Those racial divisions systematically lock students of color out of opportunities not only in higher education, but also in elementary and secondary education, housing, employment, and more, which all impact their access to the resources and opportunities that could increase their access to higher education. Those divisions still exist, yet the Supreme Court has adopted this view that affirmative action is no longer needed because America has moved beyond racist policies of the past. We haven’t – the tools may have evolved but the racially exclusionary impact remains.

Justice Sonia Sotomayor's dissent asserted that the Supreme Court's decision "cements a superficial rule of colorblindness as a constitutional principle in an endemically segregated society where race has always mattered and continues to matter." How might Sotomayor's dissent—and those of the other two liberal judges, Ketanji Brown Jackson and Elena Kagan–be used in future advocacy attempts?

Pushing us into this colorblind paradigm is going to do real damage and set us back in a world that is undeniably shaped by race. Ignoring race does not make the reality of racial inequality go away. Race continues to constrain opportunities and life outcomes for some, and expand opportunities and outcomes for others. Color blindness will only make that worse. It will only exacerbate racial injustice and delay the vital work of grappling with the way race shapes access to opportunities. Ignoring race does not make racism go away.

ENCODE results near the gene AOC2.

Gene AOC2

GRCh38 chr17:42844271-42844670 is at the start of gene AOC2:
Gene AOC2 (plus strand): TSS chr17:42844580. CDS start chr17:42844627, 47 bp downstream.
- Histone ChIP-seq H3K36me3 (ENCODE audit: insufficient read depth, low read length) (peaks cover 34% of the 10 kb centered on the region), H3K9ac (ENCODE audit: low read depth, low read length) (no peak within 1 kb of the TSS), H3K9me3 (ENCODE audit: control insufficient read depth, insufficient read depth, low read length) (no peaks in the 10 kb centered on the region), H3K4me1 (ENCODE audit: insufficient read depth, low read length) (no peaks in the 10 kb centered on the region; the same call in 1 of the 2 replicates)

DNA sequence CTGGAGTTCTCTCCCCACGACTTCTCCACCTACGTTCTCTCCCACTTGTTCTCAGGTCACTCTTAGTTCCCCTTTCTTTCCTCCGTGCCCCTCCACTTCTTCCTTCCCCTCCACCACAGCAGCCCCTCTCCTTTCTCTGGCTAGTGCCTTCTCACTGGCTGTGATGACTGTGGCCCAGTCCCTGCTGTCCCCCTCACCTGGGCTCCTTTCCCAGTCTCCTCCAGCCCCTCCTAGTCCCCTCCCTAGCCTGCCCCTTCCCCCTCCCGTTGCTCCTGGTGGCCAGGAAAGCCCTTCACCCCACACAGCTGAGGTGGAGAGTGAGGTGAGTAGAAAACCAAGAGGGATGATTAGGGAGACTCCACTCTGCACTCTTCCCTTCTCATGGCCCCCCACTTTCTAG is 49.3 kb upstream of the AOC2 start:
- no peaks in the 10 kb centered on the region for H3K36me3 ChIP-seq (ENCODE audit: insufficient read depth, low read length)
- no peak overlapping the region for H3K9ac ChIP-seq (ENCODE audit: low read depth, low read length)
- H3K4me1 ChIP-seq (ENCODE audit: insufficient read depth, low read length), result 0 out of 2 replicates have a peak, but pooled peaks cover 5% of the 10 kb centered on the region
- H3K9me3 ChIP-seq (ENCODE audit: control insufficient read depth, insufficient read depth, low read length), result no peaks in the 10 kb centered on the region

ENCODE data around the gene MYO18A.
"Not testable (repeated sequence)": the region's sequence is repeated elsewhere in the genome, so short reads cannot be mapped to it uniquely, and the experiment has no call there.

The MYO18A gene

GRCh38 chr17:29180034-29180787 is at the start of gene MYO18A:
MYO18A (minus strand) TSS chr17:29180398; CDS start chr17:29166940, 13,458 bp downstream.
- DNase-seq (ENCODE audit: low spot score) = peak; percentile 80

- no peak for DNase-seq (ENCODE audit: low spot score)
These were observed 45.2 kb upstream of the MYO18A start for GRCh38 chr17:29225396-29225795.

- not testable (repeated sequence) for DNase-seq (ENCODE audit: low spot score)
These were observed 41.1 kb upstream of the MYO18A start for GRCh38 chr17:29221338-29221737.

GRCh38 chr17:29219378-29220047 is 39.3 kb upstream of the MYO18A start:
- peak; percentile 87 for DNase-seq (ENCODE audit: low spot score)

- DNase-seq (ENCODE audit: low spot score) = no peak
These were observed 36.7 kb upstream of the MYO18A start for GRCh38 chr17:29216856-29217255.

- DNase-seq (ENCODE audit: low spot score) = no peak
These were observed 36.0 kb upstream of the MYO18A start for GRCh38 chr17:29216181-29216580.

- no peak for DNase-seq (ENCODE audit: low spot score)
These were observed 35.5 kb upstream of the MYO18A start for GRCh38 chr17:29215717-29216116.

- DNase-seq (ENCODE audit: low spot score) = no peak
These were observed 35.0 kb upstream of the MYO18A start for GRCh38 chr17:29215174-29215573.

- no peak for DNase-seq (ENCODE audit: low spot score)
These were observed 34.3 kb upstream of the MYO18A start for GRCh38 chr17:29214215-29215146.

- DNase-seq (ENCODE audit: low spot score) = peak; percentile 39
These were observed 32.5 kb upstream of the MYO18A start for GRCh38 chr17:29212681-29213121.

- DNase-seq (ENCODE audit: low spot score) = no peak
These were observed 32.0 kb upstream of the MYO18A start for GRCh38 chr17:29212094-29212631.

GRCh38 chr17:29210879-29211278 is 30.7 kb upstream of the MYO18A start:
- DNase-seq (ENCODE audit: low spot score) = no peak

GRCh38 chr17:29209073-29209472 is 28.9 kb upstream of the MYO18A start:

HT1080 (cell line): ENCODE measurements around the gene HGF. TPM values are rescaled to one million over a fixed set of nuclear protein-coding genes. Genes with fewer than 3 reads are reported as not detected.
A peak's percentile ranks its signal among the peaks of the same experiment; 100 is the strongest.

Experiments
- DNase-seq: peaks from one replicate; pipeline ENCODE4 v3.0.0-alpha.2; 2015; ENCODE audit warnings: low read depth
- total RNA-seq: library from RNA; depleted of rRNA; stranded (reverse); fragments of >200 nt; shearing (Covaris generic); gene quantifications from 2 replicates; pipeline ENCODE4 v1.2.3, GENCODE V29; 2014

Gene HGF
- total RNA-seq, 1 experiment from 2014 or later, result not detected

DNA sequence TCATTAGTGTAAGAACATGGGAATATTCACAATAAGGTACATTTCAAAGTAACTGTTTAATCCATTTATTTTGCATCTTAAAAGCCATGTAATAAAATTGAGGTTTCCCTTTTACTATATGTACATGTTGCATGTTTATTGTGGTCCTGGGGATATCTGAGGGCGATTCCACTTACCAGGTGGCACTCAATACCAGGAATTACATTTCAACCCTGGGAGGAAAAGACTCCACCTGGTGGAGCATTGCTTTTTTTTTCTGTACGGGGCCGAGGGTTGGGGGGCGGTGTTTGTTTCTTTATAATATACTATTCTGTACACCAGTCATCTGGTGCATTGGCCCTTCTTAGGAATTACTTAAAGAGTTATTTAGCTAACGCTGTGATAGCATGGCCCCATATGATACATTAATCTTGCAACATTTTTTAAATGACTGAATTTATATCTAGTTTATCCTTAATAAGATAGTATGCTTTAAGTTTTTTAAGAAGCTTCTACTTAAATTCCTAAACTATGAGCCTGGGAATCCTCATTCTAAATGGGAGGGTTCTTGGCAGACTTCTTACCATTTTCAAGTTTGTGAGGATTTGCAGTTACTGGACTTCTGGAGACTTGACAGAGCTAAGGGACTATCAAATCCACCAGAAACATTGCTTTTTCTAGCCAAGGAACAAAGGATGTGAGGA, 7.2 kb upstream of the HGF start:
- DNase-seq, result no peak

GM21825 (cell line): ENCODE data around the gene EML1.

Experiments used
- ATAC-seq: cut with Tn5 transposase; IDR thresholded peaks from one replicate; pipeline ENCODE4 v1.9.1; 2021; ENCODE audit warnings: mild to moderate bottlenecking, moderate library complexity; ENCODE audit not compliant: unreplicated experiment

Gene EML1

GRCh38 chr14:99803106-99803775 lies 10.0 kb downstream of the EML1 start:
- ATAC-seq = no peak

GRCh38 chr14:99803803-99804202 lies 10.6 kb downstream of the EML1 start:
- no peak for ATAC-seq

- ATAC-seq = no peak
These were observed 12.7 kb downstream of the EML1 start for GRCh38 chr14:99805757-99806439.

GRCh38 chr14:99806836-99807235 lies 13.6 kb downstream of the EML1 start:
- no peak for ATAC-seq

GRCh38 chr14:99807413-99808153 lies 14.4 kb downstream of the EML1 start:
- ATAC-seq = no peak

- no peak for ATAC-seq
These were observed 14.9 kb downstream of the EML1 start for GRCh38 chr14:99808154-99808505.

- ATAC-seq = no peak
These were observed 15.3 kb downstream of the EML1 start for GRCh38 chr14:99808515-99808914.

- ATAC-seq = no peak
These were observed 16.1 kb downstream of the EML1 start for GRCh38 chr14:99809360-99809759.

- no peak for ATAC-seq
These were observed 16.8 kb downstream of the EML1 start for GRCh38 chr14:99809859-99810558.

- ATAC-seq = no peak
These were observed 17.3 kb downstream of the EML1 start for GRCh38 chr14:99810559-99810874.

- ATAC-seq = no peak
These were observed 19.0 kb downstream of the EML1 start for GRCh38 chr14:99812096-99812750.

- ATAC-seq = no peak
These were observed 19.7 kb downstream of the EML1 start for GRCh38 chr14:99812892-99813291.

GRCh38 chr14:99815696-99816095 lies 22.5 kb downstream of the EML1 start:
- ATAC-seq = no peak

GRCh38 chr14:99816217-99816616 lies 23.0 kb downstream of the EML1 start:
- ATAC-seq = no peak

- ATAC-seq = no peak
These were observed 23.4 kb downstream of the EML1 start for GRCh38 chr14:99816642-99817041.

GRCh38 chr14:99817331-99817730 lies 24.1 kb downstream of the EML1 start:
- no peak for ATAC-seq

Justice Sotomayor talked about the meaning of the 14th Amendment. The purpose of the 14th Amendment was not to ignore race in decision making. It was not to end race-consciousness. It was to end oppression. It was to end the political, economic, and social subjugation of people on the basis of their race. That is the goal of affirmative action. I hope that future advocacy efforts can help to reclaim the 14th Amendment as a tool for racial equity.

How was affirmative action previously implemented in college admissions processes?

Over the past 45 years, the US Supreme Court has repeatedly held that race-conscious admissions programs are constitutional, with substantial benefits that flow to individual students, the educational institution, and the larger society. The law—which has been clarified in Bakke, two cases against the University of Michigan, and two cases against the University of Texas—says that race can be one factor among many in a holistic admissions program, provided that it is narrowly tailored and there is no race-neutral alternative that would achieve the same results. This is how affirmative action is implemented today and how it is implemented at Harvard University and the University of North Carolina at Chapel Hill. 

In some states, they also use top-10 percent plans as part of their efforts to achieve a diverse class. With top-10 percent plans, high school students who graduate in the top 10 percent of their graduating class are guaranteed admission to the state’s public university. North Carolina is one of those states and its plan was at issue in the lawsuit against UNC-Chapel Hill.